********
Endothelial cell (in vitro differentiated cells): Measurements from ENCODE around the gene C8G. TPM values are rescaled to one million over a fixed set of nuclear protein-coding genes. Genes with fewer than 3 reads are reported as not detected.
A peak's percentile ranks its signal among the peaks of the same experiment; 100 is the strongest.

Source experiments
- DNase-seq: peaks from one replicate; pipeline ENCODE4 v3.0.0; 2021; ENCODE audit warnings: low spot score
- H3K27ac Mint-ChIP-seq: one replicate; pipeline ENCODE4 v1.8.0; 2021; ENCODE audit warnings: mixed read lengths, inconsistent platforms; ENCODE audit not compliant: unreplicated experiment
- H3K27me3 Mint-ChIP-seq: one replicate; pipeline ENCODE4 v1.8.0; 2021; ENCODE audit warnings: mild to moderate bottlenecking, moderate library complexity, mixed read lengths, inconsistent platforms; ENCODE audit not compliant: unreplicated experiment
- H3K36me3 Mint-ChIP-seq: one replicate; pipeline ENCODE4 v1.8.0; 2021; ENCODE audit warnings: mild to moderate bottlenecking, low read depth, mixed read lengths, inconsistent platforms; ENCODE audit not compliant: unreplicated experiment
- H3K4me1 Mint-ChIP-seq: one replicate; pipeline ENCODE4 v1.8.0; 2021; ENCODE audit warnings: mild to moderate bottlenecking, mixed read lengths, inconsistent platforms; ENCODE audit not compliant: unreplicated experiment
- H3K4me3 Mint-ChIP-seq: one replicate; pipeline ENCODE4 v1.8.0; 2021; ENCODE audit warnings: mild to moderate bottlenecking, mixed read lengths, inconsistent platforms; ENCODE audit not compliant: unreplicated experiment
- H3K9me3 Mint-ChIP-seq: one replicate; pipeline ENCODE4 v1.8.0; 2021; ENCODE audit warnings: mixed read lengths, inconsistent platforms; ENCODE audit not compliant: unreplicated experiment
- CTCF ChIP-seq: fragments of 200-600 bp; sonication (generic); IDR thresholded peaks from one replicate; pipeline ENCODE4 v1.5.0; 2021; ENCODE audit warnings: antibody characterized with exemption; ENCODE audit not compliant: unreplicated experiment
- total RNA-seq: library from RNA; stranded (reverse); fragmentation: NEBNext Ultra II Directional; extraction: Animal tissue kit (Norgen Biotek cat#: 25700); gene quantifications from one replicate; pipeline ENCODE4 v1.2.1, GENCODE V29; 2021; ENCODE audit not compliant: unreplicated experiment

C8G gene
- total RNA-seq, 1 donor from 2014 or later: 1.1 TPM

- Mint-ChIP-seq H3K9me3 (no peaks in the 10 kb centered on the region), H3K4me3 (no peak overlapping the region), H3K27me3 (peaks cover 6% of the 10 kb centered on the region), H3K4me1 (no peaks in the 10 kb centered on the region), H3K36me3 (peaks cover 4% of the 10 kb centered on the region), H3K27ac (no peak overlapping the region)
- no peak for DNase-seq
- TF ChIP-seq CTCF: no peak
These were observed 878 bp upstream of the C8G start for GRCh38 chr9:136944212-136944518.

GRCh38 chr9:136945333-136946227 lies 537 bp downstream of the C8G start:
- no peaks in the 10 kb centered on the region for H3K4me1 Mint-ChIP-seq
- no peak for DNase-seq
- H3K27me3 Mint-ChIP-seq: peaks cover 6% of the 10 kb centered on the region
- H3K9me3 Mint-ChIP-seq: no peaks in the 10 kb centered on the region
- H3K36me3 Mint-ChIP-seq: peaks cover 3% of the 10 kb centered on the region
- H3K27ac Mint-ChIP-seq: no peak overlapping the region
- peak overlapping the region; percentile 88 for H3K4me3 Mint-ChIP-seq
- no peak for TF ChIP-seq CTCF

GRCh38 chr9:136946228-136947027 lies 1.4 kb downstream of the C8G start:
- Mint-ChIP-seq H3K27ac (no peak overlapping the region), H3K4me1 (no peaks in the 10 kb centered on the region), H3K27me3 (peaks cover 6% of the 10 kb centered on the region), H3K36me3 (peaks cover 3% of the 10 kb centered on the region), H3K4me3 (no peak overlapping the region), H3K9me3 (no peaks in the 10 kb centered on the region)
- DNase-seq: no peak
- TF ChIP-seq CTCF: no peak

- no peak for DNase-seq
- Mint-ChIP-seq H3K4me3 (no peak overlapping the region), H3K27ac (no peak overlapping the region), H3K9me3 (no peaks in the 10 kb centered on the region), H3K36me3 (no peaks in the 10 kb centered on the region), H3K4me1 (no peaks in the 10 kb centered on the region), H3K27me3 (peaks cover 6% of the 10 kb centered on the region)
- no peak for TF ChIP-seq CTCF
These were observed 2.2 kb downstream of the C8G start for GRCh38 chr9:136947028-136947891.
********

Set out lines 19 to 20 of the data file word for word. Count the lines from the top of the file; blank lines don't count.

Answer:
GRCh38 chr9:136945333-136946227 lies 537 bp downstream of the C8G start:
- no peaks in the 10 kb centered on the region for H3K4me1 Mint-ChIP-seq